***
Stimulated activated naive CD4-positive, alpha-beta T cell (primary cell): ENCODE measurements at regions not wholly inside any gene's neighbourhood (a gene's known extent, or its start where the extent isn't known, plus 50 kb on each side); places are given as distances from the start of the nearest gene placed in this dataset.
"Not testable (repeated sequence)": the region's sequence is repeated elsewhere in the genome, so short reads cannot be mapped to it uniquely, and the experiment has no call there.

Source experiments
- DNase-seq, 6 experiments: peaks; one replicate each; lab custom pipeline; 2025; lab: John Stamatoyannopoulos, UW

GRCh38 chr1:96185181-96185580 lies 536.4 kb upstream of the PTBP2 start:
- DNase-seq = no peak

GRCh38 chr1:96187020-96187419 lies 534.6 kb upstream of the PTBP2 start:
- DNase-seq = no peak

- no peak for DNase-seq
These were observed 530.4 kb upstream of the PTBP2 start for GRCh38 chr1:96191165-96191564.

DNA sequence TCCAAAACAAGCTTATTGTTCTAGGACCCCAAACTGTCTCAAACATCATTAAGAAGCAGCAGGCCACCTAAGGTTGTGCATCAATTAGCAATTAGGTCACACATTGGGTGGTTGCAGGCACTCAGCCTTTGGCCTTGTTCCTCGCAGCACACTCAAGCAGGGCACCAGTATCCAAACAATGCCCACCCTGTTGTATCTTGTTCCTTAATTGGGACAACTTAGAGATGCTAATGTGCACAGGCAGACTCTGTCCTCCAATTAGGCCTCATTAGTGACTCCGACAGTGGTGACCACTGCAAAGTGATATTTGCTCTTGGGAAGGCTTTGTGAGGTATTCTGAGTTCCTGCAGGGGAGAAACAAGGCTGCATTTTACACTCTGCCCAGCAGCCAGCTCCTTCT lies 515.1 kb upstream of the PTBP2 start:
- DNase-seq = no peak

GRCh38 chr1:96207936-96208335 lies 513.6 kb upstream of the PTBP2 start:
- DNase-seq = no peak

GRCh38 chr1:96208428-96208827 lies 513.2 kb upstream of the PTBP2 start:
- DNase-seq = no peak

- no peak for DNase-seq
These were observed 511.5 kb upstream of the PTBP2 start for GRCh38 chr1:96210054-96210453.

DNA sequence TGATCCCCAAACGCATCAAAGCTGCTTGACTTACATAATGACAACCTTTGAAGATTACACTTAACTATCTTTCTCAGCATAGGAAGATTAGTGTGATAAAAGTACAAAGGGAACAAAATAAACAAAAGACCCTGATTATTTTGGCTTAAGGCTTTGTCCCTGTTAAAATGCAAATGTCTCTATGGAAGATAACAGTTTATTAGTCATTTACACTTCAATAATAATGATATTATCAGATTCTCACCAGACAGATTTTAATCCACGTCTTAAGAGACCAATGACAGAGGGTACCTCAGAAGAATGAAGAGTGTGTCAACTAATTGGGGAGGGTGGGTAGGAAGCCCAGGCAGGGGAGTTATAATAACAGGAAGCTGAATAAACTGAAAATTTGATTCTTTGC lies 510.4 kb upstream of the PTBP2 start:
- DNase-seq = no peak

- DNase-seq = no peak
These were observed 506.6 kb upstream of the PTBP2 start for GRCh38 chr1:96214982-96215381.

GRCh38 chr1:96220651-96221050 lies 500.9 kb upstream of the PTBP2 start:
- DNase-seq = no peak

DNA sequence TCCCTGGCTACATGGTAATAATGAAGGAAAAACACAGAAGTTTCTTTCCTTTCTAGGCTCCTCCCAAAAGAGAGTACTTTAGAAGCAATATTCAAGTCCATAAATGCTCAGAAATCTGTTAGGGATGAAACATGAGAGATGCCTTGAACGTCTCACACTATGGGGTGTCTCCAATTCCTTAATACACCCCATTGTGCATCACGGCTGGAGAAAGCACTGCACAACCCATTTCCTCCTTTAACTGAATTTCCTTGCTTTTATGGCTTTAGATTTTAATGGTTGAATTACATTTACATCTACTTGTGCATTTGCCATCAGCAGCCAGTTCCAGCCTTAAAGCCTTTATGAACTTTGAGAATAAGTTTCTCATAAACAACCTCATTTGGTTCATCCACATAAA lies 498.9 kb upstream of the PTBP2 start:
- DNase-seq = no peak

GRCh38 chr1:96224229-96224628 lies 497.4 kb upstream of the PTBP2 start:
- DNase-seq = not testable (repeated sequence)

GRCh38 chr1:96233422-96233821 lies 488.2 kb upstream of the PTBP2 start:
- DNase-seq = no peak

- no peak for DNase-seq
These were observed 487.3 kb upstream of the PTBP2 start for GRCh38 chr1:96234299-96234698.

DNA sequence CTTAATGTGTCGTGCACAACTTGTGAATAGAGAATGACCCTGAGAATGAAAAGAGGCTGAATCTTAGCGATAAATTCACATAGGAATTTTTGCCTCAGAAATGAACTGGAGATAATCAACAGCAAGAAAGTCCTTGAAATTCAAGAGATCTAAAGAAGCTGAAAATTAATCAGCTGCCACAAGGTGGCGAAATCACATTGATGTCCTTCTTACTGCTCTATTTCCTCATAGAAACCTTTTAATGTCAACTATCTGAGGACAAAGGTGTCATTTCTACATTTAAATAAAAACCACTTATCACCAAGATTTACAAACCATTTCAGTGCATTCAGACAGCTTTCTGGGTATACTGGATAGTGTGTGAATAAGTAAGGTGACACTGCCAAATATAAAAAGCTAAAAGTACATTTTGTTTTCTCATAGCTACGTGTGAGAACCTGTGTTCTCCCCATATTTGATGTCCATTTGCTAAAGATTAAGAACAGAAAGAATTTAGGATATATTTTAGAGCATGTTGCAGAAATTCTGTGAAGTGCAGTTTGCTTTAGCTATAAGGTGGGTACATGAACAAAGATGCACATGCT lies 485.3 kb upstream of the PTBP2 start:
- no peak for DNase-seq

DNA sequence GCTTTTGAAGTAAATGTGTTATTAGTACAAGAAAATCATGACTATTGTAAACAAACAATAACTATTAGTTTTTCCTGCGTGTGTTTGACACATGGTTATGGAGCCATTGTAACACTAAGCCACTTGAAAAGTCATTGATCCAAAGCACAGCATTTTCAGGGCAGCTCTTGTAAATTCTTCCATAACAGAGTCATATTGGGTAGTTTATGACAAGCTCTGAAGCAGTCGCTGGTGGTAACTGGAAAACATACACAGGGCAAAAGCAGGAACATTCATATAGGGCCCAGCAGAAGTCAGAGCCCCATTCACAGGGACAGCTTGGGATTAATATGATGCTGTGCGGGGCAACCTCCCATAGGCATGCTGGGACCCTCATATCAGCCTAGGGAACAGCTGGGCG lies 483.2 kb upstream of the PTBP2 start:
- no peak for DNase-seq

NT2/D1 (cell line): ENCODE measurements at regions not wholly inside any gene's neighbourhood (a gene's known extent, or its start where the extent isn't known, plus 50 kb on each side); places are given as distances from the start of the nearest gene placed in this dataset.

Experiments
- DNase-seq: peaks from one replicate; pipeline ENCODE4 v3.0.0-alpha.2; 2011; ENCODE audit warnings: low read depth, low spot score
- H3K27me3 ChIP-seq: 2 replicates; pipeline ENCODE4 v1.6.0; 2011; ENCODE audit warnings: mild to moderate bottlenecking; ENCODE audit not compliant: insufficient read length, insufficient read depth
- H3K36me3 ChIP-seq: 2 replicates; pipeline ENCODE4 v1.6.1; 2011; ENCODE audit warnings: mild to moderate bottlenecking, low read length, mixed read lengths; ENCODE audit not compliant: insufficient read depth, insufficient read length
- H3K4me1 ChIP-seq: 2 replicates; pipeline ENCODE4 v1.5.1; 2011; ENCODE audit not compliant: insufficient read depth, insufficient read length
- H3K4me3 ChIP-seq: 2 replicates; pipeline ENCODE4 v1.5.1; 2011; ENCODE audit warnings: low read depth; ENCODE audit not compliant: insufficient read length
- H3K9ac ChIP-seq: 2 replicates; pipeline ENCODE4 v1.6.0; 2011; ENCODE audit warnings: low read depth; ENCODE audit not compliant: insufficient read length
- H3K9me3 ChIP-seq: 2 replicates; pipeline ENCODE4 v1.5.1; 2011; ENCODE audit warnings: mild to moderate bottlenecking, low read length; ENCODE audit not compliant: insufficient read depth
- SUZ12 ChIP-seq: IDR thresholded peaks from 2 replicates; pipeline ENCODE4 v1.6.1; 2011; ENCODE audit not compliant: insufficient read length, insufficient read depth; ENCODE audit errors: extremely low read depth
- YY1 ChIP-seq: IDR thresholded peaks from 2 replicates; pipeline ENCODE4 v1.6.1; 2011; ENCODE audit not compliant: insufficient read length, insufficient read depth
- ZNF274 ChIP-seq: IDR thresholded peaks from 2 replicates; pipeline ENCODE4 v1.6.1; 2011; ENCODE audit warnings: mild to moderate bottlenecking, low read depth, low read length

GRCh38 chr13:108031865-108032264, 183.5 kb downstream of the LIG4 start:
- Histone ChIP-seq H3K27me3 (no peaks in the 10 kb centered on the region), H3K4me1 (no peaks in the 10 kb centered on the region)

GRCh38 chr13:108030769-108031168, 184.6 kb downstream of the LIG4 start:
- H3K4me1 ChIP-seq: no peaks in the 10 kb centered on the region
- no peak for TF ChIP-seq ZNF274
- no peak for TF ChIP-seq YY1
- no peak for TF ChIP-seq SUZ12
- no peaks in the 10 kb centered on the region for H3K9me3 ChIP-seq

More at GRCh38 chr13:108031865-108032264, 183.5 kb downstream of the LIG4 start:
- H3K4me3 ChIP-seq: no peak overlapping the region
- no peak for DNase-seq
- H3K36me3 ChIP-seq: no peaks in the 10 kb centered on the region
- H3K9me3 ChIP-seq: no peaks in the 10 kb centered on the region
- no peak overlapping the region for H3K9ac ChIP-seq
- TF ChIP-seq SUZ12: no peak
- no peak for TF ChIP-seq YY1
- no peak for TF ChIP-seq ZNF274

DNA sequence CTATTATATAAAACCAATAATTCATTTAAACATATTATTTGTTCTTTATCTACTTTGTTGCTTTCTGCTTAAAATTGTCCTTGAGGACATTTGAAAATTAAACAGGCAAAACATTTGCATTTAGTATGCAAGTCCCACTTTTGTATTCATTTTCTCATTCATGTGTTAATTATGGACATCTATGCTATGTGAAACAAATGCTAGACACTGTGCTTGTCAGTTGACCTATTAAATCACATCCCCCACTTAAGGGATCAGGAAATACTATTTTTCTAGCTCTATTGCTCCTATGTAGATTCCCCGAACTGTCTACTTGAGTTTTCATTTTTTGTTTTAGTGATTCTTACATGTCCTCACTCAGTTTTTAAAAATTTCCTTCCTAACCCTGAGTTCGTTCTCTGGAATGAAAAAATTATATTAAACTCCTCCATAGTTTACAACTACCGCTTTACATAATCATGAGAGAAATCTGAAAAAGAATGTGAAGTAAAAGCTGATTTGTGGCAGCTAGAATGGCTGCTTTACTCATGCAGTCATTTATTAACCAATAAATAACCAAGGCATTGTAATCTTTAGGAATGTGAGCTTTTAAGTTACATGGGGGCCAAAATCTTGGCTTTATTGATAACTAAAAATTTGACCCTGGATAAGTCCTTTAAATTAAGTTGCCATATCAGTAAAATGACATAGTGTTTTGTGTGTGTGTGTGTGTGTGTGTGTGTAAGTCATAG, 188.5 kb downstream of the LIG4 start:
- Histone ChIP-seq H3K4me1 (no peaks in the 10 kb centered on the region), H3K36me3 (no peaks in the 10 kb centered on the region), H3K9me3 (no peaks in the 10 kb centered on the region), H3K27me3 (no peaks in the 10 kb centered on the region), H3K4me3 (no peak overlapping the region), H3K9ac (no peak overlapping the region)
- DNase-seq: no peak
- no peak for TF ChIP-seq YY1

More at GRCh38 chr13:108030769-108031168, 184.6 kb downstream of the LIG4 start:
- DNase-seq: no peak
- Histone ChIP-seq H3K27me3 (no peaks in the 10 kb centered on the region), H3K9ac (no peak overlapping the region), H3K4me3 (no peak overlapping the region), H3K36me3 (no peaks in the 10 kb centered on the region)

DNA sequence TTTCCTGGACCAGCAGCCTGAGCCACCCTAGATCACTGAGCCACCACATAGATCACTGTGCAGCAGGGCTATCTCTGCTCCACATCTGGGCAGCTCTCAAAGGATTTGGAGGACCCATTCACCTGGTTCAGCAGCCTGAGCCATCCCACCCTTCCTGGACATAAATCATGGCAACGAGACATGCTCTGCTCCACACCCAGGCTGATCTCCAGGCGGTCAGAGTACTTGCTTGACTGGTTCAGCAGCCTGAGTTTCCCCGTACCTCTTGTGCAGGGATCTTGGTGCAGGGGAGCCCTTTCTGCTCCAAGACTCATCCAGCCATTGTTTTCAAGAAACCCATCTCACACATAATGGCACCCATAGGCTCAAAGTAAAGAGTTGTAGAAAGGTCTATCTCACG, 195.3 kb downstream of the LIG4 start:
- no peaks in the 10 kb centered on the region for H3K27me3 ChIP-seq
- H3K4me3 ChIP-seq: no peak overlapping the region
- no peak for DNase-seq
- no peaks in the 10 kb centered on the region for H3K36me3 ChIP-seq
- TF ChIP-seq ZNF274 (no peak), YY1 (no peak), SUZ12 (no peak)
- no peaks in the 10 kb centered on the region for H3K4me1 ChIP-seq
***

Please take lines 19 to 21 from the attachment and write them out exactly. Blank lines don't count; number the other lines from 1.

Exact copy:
DNA sequence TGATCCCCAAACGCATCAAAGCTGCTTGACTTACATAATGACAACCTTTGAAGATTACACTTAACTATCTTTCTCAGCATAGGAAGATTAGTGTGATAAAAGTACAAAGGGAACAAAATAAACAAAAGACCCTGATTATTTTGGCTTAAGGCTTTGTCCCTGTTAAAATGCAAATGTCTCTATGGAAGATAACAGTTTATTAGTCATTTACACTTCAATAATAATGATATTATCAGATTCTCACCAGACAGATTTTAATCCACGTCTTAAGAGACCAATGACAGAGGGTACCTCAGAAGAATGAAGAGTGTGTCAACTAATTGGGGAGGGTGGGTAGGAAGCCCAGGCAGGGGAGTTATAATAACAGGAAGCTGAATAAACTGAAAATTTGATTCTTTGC lies 510.4 kb upstream of the PTBP2 start:
- DNase-seq = no peak

- DNase-seq = no peak